MegaCult™-C Complete Kit Without Cytokines

Complete kit for human CFU-Mk assays

MegaCult™-C Complete Kit Without Cytokines

Complete kit for human CFU-Mk assays

Catalog #
04970_C
Complete kit for human CFU-Mk assays
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What's Included

  • MegaCult™-C Complete Kit Without Cytokines (Catalog #04970)
    • Collagen Solution, 35 mL (Catalog #04902)
    • MegaCult™-C Medium Without Cytokines, 24 x 1.7 mL (Catalog #04900)
    • Double Chamber Slide Kit (Catalog #04963)
    • MegaCult™-C Staining Kit for CFU-Mk (Catalog #04962)

Overview

MegaCult™-C Complete Kit Without Cytokines includes all reagents (except cytokines) required for colony-forming unit (CFU) assays of megakaryocyte progenitor cells (CFU-Mk) in a collagen-based culture medium, including the detection of human CFU-Mk colonies by immunocytochemical staining. The addition of appropriate cytokines, as chosen by the user, is required.
Subtype
Semi-Solid Media, Specialized Media
Cell Type
Hematopoietic Stem and Progenitor Cells
Application
Cell Culture, Colony Assay, Functional Assay
Brand
MegaCult
Area of Interest
Stem Cell Biology
Formulation
Serum-Free

Protocols and Documentation

Find supporting information and directions for use in the Product Information Sheet or explore additional protocols below.

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English
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Technical Manual
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Safety Data Sheet 1
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Safety Data Sheet 2
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Safety Data Sheet 3
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Safety Data Sheet 4
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Safety Data Sheet 6
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Safety Data Sheet 7
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Safety Data Sheet 8
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Safety Data Sheet 9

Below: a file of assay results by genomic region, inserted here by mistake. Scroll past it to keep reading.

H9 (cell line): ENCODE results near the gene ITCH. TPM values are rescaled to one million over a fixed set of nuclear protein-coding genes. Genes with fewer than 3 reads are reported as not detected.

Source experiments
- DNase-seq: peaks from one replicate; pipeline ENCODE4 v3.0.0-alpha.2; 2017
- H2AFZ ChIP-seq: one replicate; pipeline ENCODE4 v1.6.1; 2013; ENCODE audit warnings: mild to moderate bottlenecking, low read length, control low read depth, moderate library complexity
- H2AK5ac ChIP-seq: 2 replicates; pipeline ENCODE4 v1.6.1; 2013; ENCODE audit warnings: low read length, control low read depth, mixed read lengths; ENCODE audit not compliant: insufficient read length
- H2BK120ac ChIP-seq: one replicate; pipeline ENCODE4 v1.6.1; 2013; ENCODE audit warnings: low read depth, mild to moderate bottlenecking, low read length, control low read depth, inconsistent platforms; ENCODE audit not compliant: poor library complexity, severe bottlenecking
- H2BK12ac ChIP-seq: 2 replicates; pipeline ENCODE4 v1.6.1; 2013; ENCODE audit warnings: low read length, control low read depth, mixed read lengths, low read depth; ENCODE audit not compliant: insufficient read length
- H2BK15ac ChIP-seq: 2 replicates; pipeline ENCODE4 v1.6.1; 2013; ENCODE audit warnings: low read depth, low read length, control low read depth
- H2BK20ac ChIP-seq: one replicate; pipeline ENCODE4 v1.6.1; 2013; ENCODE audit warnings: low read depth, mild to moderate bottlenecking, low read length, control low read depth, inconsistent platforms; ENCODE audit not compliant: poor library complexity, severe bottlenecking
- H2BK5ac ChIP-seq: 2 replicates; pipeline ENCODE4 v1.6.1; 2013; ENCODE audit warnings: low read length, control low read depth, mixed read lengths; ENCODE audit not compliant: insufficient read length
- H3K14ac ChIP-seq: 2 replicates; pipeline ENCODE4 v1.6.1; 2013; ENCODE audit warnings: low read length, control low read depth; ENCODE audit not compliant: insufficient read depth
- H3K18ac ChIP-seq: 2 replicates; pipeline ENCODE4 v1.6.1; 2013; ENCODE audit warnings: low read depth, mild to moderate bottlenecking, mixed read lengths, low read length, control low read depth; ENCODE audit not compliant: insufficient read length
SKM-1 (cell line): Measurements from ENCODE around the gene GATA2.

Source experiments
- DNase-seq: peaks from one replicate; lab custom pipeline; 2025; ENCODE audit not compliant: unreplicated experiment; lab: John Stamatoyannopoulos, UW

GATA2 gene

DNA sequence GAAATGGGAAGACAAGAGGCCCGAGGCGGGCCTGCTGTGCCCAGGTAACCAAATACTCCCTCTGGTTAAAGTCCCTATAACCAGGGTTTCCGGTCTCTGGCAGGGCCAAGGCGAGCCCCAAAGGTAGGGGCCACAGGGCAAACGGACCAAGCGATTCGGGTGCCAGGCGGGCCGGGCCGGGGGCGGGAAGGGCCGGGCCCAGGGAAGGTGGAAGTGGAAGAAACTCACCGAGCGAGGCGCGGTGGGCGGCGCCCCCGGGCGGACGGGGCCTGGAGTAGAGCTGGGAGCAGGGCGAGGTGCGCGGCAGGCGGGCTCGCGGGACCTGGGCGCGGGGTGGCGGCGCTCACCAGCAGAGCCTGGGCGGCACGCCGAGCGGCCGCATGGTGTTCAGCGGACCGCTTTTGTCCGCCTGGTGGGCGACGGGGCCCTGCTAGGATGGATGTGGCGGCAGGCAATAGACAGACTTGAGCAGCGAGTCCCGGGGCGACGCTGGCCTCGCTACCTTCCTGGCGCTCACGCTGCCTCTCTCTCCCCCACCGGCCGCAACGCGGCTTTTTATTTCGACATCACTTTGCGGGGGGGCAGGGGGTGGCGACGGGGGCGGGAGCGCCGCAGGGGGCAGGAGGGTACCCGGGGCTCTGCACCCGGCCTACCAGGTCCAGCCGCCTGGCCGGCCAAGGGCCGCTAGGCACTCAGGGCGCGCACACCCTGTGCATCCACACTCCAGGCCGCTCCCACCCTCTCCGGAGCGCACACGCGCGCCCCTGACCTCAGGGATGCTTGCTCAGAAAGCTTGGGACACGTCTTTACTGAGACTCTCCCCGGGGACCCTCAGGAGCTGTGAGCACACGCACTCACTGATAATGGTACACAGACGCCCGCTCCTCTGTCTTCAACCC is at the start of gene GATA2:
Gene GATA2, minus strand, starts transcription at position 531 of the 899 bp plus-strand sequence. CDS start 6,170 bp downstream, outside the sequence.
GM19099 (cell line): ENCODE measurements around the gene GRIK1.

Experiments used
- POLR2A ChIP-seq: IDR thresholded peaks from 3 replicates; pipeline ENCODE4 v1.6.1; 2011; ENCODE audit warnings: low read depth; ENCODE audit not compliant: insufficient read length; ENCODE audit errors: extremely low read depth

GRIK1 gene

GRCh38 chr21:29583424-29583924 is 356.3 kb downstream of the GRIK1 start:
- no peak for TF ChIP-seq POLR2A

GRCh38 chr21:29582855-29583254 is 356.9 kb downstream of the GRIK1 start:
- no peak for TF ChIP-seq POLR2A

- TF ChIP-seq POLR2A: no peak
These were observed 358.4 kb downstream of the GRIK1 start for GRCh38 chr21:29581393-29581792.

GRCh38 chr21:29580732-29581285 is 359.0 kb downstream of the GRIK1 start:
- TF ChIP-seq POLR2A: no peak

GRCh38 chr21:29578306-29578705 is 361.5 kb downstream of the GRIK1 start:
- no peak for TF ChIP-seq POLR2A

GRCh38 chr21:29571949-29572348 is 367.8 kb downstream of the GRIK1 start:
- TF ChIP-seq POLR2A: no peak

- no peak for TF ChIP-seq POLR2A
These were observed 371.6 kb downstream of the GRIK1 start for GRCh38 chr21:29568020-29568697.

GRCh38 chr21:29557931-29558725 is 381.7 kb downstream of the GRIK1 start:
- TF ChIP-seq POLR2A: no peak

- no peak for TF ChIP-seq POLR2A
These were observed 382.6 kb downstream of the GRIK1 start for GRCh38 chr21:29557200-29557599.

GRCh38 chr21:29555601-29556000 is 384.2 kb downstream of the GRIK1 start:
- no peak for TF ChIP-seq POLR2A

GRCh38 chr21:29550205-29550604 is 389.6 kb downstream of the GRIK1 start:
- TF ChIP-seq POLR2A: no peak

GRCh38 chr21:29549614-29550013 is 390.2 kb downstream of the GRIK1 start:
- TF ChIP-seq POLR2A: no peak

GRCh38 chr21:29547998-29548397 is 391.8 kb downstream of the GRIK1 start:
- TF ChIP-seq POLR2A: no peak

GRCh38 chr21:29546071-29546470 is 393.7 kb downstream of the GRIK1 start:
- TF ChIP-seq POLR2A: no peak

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04970
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English

Applications

This product is designed for use in the following research area(s) as part of the highlighted workflow stage(s). Explore these workflows to learn more about the other products we offer to support each research area.

Resources and Publications

Frequently Asked Questions

Why is the MegaCult™-C formulation serum free?

MegaCult™-C is formulated without FBS to avoid inhibition of CFU-Mk growth by TGF beta and Platelet Factor-4, which are often present in the serum.

Why use semi-solid media?

Semi-solid media (such as methylcellulose-based or collagen-based) allow the clonal progeny of a single progenitor cell to stay together so you can recognize distinct colonies.

Publications (27)

Role for MKL1 in megakaryocytic maturation. Cheng E-C et al. Blood 2009 MAR

Abstract

Megakaryoblastic leukemia 1 (MKL1), identified as part of the t(1;22) translocation specific to acute megakaryoblastic leukemia, is highly expressed in differentiated muscle cells and promotes muscle differentiation by activating serum response factor (SRF). Here we show that Mkl1 expression is up-regulated during murine megakaryocytic differentiation and that enforced overexpression of MKL1 enhances megakaryocytic differentiation. When the human erythroleukemia (HEL) cell line is induced to differentiate with 12-O-tetradecanoylphorbol 13-acetate, overexpression of MKL1 results in an increased number of megakaryocytes with a concurrent increase in ploidy. MKL1 overexpression also promotes megakaryocytic differentiation of primary human CD34(+) cells cultured in the presence of thrombopoietin. The effect of MKL1 is abrogated when SRF is knocked down, suggesting that MKL1 acts through SRF. Consistent with these findings in human cells, knockout of Mkl1 in mice leads to reduced platelet counts in peripheral blood, and reduced ploidy in bone marrow megakaryocytes. In conclusion, MKL1 promotes physiologic maturation of human and murine megakaryocytes.